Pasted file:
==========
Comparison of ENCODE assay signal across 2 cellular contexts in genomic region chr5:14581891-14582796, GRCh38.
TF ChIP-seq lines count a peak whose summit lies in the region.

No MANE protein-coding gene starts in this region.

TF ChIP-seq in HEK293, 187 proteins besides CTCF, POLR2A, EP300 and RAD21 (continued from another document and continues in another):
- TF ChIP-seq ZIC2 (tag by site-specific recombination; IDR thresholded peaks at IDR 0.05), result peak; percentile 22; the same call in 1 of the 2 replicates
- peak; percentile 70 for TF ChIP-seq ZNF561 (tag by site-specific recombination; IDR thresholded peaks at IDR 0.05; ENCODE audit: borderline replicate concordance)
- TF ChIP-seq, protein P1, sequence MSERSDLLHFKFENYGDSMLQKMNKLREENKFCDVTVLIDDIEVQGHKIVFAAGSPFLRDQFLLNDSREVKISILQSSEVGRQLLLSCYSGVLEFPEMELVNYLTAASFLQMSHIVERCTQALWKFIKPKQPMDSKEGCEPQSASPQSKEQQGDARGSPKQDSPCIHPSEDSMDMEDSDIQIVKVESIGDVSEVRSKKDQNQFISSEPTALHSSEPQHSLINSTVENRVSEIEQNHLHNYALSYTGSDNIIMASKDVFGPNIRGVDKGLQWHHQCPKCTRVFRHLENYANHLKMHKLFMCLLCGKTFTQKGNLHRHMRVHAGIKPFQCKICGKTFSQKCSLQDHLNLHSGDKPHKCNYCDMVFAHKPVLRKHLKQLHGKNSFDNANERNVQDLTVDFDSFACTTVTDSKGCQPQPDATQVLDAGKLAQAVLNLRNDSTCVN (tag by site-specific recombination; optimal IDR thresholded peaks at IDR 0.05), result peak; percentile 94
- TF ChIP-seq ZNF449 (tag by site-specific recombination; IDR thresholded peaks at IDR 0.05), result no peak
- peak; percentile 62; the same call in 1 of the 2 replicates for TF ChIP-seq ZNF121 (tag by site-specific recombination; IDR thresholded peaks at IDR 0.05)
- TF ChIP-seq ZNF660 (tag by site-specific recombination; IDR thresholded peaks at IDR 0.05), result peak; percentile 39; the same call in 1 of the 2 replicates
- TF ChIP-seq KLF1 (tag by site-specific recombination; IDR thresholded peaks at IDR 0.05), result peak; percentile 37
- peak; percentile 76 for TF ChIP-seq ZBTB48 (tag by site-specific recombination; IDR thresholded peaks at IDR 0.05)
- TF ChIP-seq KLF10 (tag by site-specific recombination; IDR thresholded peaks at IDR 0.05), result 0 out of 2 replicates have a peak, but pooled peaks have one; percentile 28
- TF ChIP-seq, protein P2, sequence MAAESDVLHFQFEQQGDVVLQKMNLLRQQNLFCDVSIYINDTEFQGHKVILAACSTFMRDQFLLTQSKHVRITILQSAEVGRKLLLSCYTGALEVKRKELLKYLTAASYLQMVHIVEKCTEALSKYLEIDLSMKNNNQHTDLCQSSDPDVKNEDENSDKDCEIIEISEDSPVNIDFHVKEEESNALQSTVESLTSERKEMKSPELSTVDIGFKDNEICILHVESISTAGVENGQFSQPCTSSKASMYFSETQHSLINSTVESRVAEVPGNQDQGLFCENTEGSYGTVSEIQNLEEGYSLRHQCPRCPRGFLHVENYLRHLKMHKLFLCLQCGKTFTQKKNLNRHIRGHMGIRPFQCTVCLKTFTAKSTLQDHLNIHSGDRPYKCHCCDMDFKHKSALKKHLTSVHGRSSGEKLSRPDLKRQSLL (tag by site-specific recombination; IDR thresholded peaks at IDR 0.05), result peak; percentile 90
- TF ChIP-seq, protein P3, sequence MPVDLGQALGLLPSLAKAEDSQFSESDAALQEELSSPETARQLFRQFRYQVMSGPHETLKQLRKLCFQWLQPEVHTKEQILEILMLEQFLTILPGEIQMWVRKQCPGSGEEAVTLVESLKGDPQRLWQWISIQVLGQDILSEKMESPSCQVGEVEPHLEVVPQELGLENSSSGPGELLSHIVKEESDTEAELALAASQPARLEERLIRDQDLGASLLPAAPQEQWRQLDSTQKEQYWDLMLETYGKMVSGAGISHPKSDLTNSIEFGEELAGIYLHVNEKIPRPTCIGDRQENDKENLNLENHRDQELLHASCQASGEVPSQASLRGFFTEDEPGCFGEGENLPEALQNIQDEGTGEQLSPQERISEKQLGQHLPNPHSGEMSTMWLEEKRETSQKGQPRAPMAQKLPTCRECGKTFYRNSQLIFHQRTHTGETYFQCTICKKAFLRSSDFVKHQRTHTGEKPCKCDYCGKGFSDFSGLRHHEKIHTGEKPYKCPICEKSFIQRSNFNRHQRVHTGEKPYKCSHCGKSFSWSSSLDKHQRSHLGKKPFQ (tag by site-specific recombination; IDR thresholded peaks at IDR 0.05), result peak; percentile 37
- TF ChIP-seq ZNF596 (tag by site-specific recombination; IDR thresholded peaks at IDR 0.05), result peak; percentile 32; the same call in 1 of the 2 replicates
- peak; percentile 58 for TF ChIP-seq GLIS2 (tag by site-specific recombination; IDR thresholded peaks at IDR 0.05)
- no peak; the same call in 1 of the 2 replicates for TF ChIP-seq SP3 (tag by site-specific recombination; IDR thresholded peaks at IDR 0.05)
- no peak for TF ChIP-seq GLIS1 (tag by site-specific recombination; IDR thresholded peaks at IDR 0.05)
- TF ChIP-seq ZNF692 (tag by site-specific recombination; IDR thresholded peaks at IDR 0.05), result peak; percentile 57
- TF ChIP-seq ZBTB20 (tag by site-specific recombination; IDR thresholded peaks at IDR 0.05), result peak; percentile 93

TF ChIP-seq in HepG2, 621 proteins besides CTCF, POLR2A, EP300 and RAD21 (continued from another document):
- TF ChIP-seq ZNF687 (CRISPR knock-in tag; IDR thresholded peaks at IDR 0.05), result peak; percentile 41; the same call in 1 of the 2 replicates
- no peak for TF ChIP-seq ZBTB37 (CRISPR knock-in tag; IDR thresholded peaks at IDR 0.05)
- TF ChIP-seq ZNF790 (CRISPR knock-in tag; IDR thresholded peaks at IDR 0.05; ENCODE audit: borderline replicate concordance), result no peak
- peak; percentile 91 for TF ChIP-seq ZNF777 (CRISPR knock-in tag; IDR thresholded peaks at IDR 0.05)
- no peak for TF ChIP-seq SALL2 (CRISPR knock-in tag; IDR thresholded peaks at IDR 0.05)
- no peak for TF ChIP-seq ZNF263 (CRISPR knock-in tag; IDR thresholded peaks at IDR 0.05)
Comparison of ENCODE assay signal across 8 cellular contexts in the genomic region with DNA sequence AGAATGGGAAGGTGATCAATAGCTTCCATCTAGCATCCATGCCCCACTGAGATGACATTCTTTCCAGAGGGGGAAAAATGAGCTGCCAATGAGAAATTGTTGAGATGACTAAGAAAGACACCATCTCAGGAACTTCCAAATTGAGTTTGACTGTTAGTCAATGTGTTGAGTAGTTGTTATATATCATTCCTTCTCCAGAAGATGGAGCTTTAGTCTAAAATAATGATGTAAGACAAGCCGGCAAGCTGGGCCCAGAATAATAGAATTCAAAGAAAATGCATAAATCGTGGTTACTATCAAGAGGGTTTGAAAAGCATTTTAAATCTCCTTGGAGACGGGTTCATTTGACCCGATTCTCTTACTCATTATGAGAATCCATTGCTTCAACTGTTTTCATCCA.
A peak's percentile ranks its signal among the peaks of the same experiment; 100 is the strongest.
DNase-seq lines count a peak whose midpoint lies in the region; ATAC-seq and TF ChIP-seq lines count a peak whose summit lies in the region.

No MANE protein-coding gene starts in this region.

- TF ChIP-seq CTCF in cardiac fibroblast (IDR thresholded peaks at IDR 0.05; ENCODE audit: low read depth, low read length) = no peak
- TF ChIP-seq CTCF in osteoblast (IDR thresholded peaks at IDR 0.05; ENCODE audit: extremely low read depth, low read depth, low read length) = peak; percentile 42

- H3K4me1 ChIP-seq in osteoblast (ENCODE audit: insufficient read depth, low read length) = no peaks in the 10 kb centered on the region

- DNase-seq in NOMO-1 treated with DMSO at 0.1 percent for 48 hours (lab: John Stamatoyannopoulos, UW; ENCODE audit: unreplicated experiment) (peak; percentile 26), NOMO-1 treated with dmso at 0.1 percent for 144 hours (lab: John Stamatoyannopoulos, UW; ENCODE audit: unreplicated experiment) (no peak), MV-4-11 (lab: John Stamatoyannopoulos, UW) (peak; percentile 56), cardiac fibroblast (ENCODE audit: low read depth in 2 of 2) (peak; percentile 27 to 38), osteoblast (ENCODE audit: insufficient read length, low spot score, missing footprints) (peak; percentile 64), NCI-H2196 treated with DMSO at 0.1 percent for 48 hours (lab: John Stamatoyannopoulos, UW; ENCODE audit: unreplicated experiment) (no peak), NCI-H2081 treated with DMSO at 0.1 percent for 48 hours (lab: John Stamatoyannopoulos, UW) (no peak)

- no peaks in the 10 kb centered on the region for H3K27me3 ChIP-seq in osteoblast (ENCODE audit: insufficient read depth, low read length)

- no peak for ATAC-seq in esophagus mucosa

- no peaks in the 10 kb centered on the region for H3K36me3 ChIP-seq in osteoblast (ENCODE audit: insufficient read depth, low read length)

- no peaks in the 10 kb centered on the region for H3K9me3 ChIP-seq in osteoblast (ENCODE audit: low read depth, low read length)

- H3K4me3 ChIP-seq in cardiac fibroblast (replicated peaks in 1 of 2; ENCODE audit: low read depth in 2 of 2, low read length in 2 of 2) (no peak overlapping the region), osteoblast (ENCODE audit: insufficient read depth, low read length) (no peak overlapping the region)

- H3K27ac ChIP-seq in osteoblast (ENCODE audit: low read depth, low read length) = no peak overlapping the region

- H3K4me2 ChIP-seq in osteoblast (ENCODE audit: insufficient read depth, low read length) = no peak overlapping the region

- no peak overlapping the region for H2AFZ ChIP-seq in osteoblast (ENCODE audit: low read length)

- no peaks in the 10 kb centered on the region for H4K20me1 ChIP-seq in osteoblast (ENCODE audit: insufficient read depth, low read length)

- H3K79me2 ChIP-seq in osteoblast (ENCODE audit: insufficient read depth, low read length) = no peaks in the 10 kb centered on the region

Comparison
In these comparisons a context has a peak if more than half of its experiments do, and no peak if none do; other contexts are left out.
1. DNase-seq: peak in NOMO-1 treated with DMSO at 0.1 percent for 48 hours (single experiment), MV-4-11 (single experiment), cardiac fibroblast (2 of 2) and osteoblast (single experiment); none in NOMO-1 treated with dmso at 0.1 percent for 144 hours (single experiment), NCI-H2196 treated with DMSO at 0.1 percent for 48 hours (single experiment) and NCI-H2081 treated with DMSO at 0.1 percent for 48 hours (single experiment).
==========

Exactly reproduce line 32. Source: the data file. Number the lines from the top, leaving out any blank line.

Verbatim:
No MANE protein-coding gene starts in this region.